A planned 21 km bypass (18 km within a tunnel) in Stockholm is expected to reduce ambient air exposure to traffic emissions, but same time tunnel users could be exposed to high concentrations of pollutants. For the health impacts calculations in 2030, the change in annual ambient NOX and PM10 exposure of the general population was modelled in 100 × 100 m(2) grids for Greater Stockholm area. The tunnel exposure was estimated based on calculated annual average NOX concentrations, time spent in tunnel and number of tunnel users. For the general population, we estimate annually 23.7 (95% CI: 17.7-32.3) fewer premature deaths as ambient concentrations are reduced. At the same time, tunnel users will be exposed to NOX levels up to 2000 μg/m(-3). Passing through the whole tunnel two times on working days would correspond to an additional annual NOX exposure of 9.6 μg/m(3). Assuming that there will be ~55,000 vehicles daily each way and 1.3 persons of 30-74 years of age in each vehicle, we estimate the tunnel exposure to result in 20.6 (95% CI: 14.1-25.6) premature deaths annually. If there were more persons per vehicle, or older and vulnerable people travelling, or tunnel dispersion conditions worsen, the adverse effect would become larger.

  • 43.
    Orru, Hans
    et al.
    Umeå University, Faculty of Medicine, Department of Public Health and Clinical Medicine, Occupational and Environmental Medicine.
    Maasikmets, Marek
    Estonian Environmental Research Centre Marja 4d Tallinn 10617 Estonia.
    Lai, Taavi
    University of Tartu Department of Public Health Ravila 19 Tartu 50411 Estonia.
    Tamm, Tanel
    University of Tartu Department of Ecology and Geography Vanemuise 46 Tartu 50414 Estonia.
    Kaasik, Marko
    University of Tartu Department of Physics Riia 142 Tartu 50414 Estonia.
    Kimmel, Veljo
    Estonian University of Life Sciences Institute of Agricultural and Environmental Sciences Kreutzwaldi 64 Tartu 50414 Estonia.
    Orru, Kati
    King’s College London Department of Geography Strand London WC2R 2LS UK.
    Merisalu, Eda
    University of Tartu Department of Public Health Ravila 19 Tartu 50411 Estonia.
    Forsberg, Bertil
    Umeå University, Faculty of Medicine, Department of Public Health and Clinical Medicine, Occupational and Environmental Medicine.
    Health impacts of particulate matter in five major Estonian towns: main sources of exposure and local differences2011In: Air quality, atmosphere and health, ISSN 1873-9318, E-ISSN 1873-9326, Vol. 4, no 3-4, p. 247-258Article in journal (Refereed)
    Abstract [en]

    Particulate matter (PM) is the major air pollution problem with health impacts in Estonia. The prevailing sources of particles are traffic and local heating. In this study, we quantified the health effects of PM in neighbourhoods of five main cities with a health impact assessment (HIA) approach that uses information on exposure, baseline mortality/morbidity and exposure–response relationships from previous epidemiological studies. The exposure was defined as modelled PM2.5 annual levels and daily averages of PM10 (monitoring data in Tallinn and Kohtla-Järve and modelled levels in Tartu, Narva and Pärnu). The modelled results were validated with data from monitoring stations and additional measuring programmes. The annual average concentration of PM2.5 in the neighbourhoods studied varied from 7.6 to 23.6 μg m−3. The analysis indicated that the exposure above natural background corresponds to 462 [95% confidence interval (CI) 120–815] premature deaths, resulting in 6,034 (95% CI 1,583–10,309) years of life lost per year. The average decrease in life-expectancy at birth per resident of Tallinn was estimated to be 0.63 (95% CI 0.16–1.08) years. In the polluted city centres, this average decrease may reach >1 year and in Pärnu, it may reach 0.95 year. However, in the least polluted neighbourhood, the decrease of life expectancy was only 0.17 years. In addition, 231 (95% CI 145–306) respiratory and 338 (95% CI 205–454) cardiovascular hospitalisations per year could be expected. The majority of the external costs are related to the long-term effects on mortality and amount to €270 (95% CI 190–350) million annually. In comparison, the costs of hospitalisations contribute just €1.1 (95% CI 0.6–1.6) million. The main differences in health impacts were mostly driven by differences in the pollution sources, the magnitude of such sources and distribution patterns in the atmosphere. The smallest health effects, with the exception of the green residential areas, were observed in the industrial cities Kohtla-Järve and Narva (due to the small share contributed by local residential heating and relatively little car traffic). However, it is questionable whether the mass of fine particles is the best indicator of air pollution risk in such areas.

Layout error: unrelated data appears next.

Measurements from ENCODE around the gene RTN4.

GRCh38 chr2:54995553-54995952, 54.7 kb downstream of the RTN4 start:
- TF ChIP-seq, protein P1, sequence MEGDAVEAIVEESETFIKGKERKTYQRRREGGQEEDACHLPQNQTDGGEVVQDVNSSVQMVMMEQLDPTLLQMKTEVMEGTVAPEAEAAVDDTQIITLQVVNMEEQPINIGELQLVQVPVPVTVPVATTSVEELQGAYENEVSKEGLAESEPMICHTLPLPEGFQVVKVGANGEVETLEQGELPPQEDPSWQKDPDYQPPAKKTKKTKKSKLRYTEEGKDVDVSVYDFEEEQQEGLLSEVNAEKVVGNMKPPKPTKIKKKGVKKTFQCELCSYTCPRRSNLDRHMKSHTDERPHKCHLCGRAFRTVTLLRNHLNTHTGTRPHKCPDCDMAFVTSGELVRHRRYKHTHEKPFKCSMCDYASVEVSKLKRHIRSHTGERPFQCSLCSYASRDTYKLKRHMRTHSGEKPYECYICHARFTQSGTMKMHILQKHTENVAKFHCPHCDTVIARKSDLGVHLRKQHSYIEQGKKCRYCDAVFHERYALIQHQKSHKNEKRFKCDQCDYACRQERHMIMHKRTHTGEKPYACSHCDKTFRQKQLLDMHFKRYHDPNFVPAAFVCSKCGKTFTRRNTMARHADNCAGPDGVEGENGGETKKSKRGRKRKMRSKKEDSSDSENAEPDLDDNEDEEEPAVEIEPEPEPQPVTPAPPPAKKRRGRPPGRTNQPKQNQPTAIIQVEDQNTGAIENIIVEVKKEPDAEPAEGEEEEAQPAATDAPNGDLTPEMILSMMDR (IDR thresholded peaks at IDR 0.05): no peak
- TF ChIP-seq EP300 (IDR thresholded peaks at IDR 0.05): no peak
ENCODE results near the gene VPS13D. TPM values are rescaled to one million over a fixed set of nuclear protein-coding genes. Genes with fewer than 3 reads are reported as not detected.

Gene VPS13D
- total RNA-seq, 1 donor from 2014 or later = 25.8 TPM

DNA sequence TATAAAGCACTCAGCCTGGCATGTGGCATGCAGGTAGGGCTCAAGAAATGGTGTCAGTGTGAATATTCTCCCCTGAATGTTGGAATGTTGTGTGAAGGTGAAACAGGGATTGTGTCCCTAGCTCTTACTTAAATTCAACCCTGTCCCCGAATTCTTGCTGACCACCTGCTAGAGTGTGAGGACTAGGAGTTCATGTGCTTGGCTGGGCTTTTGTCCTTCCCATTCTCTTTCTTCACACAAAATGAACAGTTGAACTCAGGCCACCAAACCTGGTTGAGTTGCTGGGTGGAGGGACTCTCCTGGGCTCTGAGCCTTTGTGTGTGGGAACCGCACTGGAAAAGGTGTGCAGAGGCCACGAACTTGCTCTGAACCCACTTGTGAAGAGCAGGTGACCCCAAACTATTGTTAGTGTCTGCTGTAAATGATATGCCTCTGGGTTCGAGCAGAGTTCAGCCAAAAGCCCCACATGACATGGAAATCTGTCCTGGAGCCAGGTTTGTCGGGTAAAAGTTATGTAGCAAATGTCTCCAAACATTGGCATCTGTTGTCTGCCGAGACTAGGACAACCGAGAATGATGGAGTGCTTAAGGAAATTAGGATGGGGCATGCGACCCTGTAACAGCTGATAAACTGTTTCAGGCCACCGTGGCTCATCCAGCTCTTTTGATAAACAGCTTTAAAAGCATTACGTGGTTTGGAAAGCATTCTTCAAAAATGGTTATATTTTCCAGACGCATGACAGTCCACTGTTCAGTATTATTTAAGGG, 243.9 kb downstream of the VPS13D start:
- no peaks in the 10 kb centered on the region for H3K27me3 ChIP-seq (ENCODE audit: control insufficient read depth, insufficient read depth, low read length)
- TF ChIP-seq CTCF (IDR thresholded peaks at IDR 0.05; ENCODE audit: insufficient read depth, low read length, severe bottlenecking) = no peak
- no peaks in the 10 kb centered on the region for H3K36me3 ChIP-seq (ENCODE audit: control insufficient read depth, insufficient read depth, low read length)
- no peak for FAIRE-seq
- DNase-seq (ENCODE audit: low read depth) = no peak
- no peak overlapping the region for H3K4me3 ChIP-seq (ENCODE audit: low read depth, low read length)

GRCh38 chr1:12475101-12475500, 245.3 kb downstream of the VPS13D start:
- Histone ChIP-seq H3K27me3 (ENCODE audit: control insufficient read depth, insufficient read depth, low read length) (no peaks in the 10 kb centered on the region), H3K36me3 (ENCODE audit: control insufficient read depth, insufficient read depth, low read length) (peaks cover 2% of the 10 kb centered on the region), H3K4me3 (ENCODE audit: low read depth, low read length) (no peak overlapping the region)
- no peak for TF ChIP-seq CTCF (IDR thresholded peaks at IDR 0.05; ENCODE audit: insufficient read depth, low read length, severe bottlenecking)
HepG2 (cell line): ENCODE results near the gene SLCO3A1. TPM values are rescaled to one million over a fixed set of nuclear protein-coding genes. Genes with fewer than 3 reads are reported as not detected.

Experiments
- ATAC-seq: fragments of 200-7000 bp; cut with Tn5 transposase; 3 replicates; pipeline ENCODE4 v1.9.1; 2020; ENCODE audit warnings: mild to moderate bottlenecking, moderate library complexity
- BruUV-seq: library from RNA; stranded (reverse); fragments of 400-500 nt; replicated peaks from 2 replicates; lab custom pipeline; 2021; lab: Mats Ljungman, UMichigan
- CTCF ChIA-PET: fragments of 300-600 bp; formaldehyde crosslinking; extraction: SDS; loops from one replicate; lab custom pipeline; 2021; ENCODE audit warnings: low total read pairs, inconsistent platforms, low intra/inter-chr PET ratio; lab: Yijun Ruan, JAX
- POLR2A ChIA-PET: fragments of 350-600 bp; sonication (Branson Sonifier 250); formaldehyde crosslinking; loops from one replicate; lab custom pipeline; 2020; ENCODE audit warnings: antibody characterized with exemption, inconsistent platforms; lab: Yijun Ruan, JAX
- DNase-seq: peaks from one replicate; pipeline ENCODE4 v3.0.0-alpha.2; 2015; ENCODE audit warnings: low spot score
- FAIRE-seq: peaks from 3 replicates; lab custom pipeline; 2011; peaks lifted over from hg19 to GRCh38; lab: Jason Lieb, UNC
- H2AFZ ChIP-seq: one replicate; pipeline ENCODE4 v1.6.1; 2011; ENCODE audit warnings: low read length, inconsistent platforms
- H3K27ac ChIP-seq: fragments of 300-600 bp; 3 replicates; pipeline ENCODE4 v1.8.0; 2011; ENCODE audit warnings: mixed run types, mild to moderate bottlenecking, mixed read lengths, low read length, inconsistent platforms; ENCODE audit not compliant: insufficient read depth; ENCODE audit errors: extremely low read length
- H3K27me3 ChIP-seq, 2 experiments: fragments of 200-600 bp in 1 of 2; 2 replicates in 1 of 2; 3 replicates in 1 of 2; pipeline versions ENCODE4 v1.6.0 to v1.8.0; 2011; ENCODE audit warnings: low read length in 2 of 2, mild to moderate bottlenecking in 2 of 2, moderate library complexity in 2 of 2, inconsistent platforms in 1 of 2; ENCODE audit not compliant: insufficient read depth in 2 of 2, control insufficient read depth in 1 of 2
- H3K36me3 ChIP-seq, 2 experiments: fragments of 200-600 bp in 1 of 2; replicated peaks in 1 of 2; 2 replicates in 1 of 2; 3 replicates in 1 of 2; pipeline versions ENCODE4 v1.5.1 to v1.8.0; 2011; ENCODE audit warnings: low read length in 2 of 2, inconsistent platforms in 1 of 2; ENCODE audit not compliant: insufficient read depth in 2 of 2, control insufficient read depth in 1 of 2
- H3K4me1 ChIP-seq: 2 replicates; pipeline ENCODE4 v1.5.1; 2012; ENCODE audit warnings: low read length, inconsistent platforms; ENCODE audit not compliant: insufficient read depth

• 44.
    Orru, Hans
    et al.
    Umeå University, Faculty of Medicine, Department of Public Health and Clinical Medicine, Section of Sustainable Health. Institute of Family Medicine and Public Health, Faculty of Medicine, University of Tartu, Tartu, Estonia.
    Olstrup, Henrik
    Umeå University, Faculty of Medicine, Department of Public Health and Clinical Medicine, Section of Sustainable Health. Institute of Family Medicine and Public Health, Faculty of Medicine, University of Tartu, Tartu, Estonia.
    Hagenbjörk-Gustavsson, Annika
    Umeå University, Faculty of Medicine, Department of Public Health and Clinical Medicine, Section of Sustainable Health.
    Nordin, Steven
    Umeå University, Faculty of Social Sciences, Department of Psychology.
    Orru, Kati
    Institute of Social Studies, University of Tartu, Tartu, Estonia.